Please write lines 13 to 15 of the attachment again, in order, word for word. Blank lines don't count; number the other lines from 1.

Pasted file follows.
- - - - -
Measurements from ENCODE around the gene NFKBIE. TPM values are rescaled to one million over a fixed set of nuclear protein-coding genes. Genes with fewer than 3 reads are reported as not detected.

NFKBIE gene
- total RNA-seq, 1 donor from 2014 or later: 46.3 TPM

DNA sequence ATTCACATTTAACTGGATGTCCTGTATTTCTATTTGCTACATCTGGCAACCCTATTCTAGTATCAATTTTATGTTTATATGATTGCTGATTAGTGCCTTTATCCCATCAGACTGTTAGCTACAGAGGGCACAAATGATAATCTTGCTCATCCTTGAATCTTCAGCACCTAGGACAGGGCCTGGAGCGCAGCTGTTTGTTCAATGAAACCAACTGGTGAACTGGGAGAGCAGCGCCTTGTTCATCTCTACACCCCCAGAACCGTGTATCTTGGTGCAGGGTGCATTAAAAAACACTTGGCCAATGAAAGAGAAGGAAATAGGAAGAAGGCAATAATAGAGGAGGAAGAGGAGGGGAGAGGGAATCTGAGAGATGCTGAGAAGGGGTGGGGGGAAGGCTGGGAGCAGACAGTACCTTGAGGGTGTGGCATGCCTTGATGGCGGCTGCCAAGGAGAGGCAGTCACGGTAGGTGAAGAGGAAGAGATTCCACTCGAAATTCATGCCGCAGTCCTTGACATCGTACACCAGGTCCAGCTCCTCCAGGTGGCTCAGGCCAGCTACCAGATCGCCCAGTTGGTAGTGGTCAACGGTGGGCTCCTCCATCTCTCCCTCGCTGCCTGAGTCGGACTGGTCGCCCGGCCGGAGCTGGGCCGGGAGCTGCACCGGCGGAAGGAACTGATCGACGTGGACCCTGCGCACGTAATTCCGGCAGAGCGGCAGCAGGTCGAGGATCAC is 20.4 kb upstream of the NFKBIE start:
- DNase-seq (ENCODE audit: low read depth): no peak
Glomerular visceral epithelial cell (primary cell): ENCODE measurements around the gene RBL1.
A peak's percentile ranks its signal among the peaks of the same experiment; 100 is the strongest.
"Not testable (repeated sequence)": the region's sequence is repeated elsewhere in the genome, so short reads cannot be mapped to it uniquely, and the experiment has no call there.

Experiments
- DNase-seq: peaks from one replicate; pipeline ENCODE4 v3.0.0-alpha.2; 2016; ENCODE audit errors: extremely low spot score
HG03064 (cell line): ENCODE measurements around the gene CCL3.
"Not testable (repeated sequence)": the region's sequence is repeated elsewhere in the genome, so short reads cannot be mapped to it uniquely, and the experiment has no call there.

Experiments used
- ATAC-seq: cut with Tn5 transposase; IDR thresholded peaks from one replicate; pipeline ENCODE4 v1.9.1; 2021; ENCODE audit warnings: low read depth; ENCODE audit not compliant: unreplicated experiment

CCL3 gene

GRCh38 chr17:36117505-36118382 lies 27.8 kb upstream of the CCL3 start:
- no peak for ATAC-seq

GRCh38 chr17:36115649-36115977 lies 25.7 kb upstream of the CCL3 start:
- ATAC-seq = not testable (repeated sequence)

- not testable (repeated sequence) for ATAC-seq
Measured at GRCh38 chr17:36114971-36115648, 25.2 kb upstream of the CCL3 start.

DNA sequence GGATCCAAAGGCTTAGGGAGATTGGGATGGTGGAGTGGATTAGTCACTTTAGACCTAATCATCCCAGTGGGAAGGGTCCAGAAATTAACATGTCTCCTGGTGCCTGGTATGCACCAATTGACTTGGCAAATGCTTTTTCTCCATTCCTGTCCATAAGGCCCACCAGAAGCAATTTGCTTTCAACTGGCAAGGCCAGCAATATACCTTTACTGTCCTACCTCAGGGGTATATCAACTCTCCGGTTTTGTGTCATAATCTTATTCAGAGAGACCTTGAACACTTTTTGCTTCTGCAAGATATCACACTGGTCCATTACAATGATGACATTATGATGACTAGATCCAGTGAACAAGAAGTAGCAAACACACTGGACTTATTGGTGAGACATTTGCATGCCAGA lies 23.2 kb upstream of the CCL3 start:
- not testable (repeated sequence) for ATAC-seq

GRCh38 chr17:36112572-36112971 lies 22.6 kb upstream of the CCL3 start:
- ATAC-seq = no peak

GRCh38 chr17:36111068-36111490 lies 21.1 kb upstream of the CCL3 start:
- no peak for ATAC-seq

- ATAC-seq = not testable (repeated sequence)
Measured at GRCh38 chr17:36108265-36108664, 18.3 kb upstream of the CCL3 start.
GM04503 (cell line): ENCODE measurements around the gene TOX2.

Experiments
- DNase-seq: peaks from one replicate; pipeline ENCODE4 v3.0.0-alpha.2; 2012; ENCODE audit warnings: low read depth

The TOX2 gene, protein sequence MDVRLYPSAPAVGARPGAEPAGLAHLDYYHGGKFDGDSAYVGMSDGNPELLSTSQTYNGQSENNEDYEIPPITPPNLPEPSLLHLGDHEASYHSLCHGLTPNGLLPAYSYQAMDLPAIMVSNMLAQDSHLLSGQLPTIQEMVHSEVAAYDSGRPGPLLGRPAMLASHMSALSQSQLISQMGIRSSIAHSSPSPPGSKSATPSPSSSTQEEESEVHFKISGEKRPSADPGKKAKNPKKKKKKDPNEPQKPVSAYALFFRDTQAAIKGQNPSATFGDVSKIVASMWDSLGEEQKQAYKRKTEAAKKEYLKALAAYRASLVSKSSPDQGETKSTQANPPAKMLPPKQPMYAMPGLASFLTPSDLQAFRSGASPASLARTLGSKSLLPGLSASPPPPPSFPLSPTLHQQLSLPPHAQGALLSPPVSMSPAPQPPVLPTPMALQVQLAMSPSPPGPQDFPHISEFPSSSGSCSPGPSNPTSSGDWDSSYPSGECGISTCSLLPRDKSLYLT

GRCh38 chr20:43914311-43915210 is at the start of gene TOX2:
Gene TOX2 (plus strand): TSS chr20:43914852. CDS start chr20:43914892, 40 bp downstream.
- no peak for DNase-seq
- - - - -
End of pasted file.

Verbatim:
Experiments used
- ATAC-seq: cut with Tn5 transposase; IDR thresholded peaks from one replicate; pipeline ENCODE4 v1.9.1; 2021; ENCODE audit warnings: low read depth; ENCODE audit not compliant: unreplicated experiment

CCL3 gene